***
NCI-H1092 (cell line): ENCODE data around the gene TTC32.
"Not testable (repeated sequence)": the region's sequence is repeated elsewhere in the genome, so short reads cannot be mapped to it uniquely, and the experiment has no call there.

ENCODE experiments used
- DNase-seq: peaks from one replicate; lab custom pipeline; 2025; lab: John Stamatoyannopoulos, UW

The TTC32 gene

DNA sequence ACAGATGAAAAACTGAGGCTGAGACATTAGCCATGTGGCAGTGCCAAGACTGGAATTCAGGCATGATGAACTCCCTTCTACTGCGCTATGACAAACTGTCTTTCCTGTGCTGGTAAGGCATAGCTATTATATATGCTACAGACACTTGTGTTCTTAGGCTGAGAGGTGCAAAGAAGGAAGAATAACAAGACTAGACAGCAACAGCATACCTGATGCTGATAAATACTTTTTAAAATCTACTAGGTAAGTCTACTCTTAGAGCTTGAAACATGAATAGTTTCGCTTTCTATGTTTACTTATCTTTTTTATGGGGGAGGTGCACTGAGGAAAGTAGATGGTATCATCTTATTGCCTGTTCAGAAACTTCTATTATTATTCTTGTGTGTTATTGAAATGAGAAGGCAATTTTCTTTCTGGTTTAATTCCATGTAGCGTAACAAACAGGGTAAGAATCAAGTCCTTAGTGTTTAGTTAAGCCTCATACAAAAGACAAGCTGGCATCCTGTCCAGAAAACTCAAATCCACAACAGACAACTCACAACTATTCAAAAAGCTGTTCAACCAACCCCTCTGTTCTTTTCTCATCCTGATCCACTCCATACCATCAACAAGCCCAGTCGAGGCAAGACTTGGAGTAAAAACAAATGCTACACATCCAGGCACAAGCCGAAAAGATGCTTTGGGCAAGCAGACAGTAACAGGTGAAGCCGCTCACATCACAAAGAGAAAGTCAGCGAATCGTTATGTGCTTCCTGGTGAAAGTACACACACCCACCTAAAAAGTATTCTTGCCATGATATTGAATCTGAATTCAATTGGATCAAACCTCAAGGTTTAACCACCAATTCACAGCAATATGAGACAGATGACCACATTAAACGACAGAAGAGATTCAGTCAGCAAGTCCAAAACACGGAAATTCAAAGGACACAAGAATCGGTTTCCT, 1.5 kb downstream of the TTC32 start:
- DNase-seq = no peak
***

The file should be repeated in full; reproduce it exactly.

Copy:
NCI-H1092 (cell line): ENCODE data around the gene TTC32.
"Not testable (repeated sequence)": the region's sequence is repeated elsewhere in the genome, so short reads cannot be mapped to it uniquely, and the experiment has no call there.

ENCODE experiments used
- DNase-seq: peaks from one replicate; lab custom pipeline; 2025; lab: John Stamatoyannopoulos, UW

The TTC32 gene

DNA sequence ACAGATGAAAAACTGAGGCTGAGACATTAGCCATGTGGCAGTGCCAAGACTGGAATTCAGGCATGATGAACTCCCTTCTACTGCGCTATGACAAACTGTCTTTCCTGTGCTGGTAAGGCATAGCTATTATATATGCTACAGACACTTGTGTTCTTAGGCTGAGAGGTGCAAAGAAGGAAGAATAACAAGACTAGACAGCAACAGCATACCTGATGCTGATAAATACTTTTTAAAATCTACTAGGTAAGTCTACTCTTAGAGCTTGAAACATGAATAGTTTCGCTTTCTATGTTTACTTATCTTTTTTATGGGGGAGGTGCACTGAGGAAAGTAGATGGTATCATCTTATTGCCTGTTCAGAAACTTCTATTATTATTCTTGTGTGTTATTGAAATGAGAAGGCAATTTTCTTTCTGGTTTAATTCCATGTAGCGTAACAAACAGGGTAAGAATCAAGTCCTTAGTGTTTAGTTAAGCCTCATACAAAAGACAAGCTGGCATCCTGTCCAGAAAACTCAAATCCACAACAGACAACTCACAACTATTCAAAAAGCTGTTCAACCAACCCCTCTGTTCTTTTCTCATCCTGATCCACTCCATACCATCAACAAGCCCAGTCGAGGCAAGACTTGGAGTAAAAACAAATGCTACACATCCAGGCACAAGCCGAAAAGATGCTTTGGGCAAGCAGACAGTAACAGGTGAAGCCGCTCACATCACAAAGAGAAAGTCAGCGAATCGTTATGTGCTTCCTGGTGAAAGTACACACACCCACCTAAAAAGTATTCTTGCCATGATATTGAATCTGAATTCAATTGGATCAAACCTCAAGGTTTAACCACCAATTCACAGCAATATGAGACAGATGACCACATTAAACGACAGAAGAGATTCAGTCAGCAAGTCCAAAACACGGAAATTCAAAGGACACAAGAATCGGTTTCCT, 1.5 kb downstream of the TTC32 start:
- DNase-seq = no peak